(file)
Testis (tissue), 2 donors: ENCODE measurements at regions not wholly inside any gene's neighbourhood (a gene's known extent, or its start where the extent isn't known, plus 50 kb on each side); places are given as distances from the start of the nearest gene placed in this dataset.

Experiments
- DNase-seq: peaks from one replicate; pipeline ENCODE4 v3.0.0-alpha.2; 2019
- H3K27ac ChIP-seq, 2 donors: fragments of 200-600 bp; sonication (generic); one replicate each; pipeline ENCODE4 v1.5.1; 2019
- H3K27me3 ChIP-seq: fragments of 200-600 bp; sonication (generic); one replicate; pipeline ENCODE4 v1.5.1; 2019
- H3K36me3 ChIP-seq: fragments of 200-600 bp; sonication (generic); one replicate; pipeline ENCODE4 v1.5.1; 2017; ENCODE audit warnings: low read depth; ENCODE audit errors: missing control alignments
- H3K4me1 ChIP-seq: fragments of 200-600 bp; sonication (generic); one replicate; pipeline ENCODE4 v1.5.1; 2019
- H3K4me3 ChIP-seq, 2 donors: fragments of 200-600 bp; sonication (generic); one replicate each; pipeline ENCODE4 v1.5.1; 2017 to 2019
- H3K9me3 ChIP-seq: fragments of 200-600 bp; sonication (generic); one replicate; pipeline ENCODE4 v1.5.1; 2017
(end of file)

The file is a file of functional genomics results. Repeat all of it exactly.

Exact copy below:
Testis (tissue), 2 donors: ENCODE measurements at regions not wholly inside any gene's neighbourhood (a gene's known extent, or its start where the extent isn't known, plus 50 kb on each side); places are given as distances from the start of the nearest gene placed in this dataset.

Experiments
- DNase-seq: peaks from one replicate; pipeline ENCODE4 v3.0.0-alpha.2; 2019
- H3K27ac ChIP-seq, 2 donors: fragments of 200-600 bp; sonication (generic); one replicate each; pipeline ENCODE4 v1.5.1; 2019
- H3K27me3 ChIP-seq: fragments of 200-600 bp; sonication (generic); one replicate; pipeline ENCODE4 v1.5.1; 2019
- H3K36me3 ChIP-seq: fragments of 200-600 bp; sonication (generic); one replicate; pipeline ENCODE4 v1.5.1; 2017; ENCODE audit warnings: low read depth; ENCODE audit errors: missing control alignments
- H3K4me1 ChIP-seq: fragments of 200-600 bp; sonication (generic); one replicate; pipeline ENCODE4 v1.5.1; 2019
- H3K4me3 ChIP-seq, 2 donors: fragments of 200-600 bp; sonication (generic); one replicate each; pipeline ENCODE4 v1.5.1; 2017 to 2019
- H3K9me3 ChIP-seq: fragments of 200-600 bp; sonication (generic); one replicate; pipeline ENCODE4 v1.5.1; 2017